Watching this meaningless pursuit of needless speed reminds me of reading about the early years of jet aircraft, when a fighter pilot somewhere over the Pacific Ocean radioed in the message, "Lost. But making record time."


My Prius is not quite that fast,,, I liked the music though,,,, it sounds to me that some of these commenters are a little jealous,,, Jeez,,, lighten up...


@ duh3000, trebor

In one sentence I read about moveable airfoils and how it can slow a car down from tremendous speeds, yet in another I read about how the pursuit of speed is meaningless.

This is exactly why we need to continue forward pushing the envelope. When a car is built to go very fast, its other systems have to be upgraded as a result. Aerodynamics have to be upgraded to handle the velocities, as air resistance cubes above 200mph. Ever more powerful engines are still efficient, as they have to be built to exacting tolerances, yet still be light weight and powerful in order to not weigh the car down for it to be driveable. Christian Von Koenigsegg, maker of the Koenigsegg vehicles was quoted as saying, the technology used in their car (a previous record holder itself) could be scaled down to a 1.0 liter engine making 225bhp, yet still making less pollution than an engine double its size.

Exotic materials that are both lighter and more efficient have to be used to slow the car down. What this translates to is a trickle down effect, not like the supposed effect we see in economics. Technology actually does trickle down. The turbocharger, anti-lock brakes, and kers technology were all used in racing and high ends cars like this, yet we see them used in daily cars that make them more fuel efficient.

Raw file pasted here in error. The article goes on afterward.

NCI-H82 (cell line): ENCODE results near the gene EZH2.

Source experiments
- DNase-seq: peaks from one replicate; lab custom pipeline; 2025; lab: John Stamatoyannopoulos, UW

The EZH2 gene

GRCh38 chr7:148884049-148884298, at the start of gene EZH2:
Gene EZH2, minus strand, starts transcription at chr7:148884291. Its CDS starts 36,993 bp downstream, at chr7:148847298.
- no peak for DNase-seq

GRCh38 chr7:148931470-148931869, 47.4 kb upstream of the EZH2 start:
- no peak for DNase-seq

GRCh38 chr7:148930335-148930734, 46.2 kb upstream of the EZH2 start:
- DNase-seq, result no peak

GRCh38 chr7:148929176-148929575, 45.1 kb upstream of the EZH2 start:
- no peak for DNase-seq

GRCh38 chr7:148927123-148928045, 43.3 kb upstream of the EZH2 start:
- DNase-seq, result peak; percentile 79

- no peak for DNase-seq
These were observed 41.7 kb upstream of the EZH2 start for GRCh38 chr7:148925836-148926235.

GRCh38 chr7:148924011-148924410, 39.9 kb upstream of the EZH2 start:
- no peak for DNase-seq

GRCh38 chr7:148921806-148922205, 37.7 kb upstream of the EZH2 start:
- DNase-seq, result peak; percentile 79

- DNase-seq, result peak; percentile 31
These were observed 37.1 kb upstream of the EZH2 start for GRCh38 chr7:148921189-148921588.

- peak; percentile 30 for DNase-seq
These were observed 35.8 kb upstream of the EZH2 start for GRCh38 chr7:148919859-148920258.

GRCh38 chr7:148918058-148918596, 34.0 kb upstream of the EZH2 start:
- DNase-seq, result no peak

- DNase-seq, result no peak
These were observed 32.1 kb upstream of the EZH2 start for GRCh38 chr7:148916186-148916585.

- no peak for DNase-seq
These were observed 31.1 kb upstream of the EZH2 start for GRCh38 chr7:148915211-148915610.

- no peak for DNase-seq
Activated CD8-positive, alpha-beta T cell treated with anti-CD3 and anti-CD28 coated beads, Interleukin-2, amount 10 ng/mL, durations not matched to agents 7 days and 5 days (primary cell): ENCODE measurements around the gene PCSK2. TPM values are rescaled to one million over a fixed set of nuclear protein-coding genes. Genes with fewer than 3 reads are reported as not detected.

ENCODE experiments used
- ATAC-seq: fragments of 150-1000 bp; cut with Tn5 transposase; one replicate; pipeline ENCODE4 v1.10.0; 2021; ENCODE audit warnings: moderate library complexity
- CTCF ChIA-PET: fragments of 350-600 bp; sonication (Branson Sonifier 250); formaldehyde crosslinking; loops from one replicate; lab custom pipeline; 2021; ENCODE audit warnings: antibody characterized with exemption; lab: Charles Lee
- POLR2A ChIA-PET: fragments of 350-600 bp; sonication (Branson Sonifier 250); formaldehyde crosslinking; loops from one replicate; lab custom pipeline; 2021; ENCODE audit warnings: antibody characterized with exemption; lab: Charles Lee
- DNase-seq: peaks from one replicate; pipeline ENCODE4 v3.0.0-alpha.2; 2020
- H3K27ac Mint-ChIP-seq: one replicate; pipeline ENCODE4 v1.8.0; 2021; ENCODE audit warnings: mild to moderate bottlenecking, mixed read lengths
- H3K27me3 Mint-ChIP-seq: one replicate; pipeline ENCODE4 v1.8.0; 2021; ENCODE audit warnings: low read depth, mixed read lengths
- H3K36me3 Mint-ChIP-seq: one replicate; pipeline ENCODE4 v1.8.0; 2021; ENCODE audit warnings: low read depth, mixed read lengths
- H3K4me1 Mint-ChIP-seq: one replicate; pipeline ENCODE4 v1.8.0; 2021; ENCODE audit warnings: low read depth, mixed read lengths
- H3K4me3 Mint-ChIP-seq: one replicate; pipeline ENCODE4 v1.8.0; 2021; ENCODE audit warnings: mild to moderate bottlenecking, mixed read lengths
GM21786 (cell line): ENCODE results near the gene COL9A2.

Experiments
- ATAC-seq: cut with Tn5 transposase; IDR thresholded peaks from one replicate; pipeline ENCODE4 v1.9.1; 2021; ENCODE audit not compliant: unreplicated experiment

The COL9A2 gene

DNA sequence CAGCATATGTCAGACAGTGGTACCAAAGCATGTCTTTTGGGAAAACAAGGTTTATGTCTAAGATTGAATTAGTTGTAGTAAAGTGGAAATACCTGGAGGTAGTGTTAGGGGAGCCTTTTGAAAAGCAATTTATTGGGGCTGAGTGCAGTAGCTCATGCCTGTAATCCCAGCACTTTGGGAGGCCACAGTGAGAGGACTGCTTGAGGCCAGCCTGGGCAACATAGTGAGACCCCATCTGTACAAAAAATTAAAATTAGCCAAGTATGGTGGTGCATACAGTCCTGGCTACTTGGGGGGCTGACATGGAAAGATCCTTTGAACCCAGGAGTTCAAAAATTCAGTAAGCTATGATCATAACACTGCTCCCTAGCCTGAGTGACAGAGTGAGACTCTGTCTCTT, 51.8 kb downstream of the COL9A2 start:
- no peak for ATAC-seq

So we need to continue our pursuit of speed. Continue trying to break the records. The minute technology stagnates is when we are all doomed. I rather like seeing these record breakers make the news, as it means they're using the rich people's money to R&D new concepts that would be too expensive to try in large production run.

There are going to be some nice engine swaps in another 10 years.

Michael Wilson

geez, the hippy's are out in force today...

As for thew car, Impressive. It looks great and hauls ass...what's not to love?

@BZD - It IS suited for public roads...that's the whole point of it, It's the worlds fastest production car that is legal to drive on public roads, other wise they would of put bigger tires on it & a bigger engine in it, and ditched the mirrors, and well...then you basically have a drag racer.

@duh3000 - You obviously have something against patriotism & pushing the limits.

Derek Howe

Almost impossible to find somewhere, anywhere, to let a car like this 'kick up its heels', but I applaud their efforts - AND - it is (until the killjoys try to ban it) street legal as well!

The Skud

@ Mel Tisdale

Actually, 97% of climate scientists don't agree that man made climate change is real. Do some research with sources that don't have an agenda. You may be surprised at your findings.

Even if it were real, this car would have zero effect on the climate. Let the people enjoy their triumph without having to throw the environmental BS at every opportunity.


@Derek This vehicle is the result of international cooperation. Consequently, I don't see any "patriotic" element in its production. Hanging a single country's flag out of the window is misguided and misinforms.

Btw, the plural of "hippy" is hippies although I don't exactly know what that 20th century social experiment has to do with this 21st-century engineering experiment. Perhaps this is just your catch phrase for anyone who expresses disinterest in overpowered cars?



If you have such a disinterest in powerful vehicles, why even post? This is a site praising technologies and talking about the latest advancements in areas of science. Last I checked, speed records and racing in general were fertile grounds for some of the fastest technological developments, outside of war. However, with an advancement like this, there are no lives lost, and the tech that made this car possible, through international cooperation, as you put it, will eventually be divied out amongst its partners and may find its way into future vehicles. Lighter, more fuel efficient cars through carbon fiber. Smaller, yet more powerful engines due to more efficient turbos. Better telemetry systems leading to better road design, or safer vehicles to save lives.